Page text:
Presentation on theme: "Tier I Reading Without Tears"— Presentation transcript:
1 Tier I Reading Without Tears A Guide for Grade 3-5 ClassroomsWest Virginia Department of EducationSchool Improvement Technical Assistance MeetingWaterfront Place – Morgantown, WVJane MassiTitle I Consultant
2 3-Tier Reading Model Core classroom instruction for all students Intervention – 20-30%of studentsIntensive intervention – 5-10%of students (may include specialeducation students)
3 Tier I: Core classroom reading instruction that ALL students receive, assessment of student progress three times per year, and ongoing professional development.Tier II: Intervention (additional reading instruction) and frequent progress monitoring (e.g., every 2 weeks) that struggling readers receive.Tier III: More intensive intervention and frequent progress monitoring (e.g., every 2 weeks) that students with extreme reading difficulties receive after not making adequate progress in Tiers I and II.
4 Tier IAll students received Tier IRemember that an IEP supersedes this model. IEP is the law.90-minute reading block, 60 -uninterrupted (or more)
5 What constitutes an interruption? LunchSpecialsTitle I or Special Education pull-outsField tripsCounselingSpeech or ELL pull-outsRecessComputer LabAssembliesAnnouncements via intercomStudent appointmentsSpecial Education testing
6 How to avoid interruptions: Cover the intercom or turn it offInform parents and the communityPost note pads outside of the classroom doors for messagesPlace signs outside all classroom doors indicating the uninterrupted reading block times - publicize
7 Tier IDelivered by the classroom teacher with the SEA approved core reading materials“Others” support the classroom teacher with in-class(Title I, Special Education, ESL, Speech, Paraprofessional, Americorp, Specials, Volunteers, College Students, etc. )
8 Tier I “Fidelity to the Core” Scientific-based Reading Research Provides structure and routineNot intended to be robotic teaching
10 Tier I Usually delivered on grade level Introduction of new material Whole group instructionUsually delivered on grade levelIntroduction of new material60% RuleMay have more whole group on “Day 1”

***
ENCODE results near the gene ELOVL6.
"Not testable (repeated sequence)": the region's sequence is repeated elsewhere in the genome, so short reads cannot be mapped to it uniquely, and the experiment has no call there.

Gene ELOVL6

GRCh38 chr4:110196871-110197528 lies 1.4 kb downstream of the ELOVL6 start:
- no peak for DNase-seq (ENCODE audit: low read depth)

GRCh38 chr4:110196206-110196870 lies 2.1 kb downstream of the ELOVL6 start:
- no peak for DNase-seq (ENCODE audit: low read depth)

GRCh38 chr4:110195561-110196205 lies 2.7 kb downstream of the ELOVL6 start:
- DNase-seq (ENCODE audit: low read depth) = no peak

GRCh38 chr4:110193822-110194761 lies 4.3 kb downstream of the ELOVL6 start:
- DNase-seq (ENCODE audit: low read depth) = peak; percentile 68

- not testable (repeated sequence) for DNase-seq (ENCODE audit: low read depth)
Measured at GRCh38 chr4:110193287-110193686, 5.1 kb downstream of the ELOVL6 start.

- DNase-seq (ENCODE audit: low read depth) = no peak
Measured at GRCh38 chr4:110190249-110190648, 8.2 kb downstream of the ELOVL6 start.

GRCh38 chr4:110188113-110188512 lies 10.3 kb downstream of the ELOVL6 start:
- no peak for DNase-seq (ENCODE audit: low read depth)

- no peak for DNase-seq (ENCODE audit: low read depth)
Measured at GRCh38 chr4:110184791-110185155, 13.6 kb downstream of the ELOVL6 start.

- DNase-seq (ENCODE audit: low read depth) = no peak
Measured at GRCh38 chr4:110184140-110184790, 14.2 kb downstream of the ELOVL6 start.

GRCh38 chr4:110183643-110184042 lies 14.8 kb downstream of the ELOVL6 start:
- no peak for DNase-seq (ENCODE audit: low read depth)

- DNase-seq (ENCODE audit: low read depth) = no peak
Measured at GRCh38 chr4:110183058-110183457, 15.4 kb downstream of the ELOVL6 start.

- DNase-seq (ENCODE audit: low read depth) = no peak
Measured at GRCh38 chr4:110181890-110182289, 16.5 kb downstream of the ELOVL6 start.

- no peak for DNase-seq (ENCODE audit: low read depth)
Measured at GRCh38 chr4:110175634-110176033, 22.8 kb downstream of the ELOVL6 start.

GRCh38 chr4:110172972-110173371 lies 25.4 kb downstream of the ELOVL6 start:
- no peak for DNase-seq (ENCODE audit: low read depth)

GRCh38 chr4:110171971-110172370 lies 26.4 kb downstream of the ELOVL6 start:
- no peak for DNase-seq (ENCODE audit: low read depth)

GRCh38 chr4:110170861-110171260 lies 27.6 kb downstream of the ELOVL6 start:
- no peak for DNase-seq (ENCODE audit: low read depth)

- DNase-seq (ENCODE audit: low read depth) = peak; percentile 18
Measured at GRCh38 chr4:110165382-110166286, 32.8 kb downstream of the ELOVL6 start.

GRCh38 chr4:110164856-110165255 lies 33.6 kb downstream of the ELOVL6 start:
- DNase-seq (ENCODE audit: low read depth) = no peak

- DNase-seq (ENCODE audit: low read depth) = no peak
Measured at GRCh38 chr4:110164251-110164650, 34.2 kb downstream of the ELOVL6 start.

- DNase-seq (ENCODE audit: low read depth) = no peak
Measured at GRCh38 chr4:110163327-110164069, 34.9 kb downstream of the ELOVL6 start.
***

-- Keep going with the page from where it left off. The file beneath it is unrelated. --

11 Tier I Small group instruction Usually delivered on reading level or skill levelBased on assessment results and student needThis is NOT Tier II – this is differentiated instruction
12 Tier I Centers Must be previously taught material Must be practice Must have accountability built inMust have a management systemMust be based on the Core by skill or contentMust be explicitly taughtMay be differentiatedMust be visible (room arrangement)
13 What is NOT Reading? Grammar Spelling (unless embedded in Core) Writing Process
14 What is Reading? The Five Components: Phonemic Awareness Phonics FluencyVocabularyComprehension
17 First Grade Diet Phonemic Awareness 15 Minutes Phonics/Decoding MinutesFluency and Automaticity MinutesVocabulary MinutesComprehension Strategies MinutesWalpole, 2000
18 Second Grade Diet Phonemic AwarenessPhonics/Decoding 15 Minutes Fluency and Automaticity MinutesVocabulary MinutesComprehension Strategies MinutesWalpole, 2000
19 Grades Three + Diet Phonemic AwarenessPhonics/Decoding 15 Minutes Fluency and Automaticity MinutesVocabulary MinutesComprehension Strategies MinutesWalpole, 2000
20 Phonemic AwarenessPhonemic awareness is the ability to identify phonemes (the smallest identifiable units of sound) of spoken language, and how they can be separated (pulled apart or segmented), blended (put back together) and manipulated (added, deleted and substituted).Sounds in : sat - /s/ /a/ /t/ - change the s to p = patchange the a to i = sitchange the t to a = samWhat are the sounds (phonemes) in “truck”, “shrimp,” and “check?”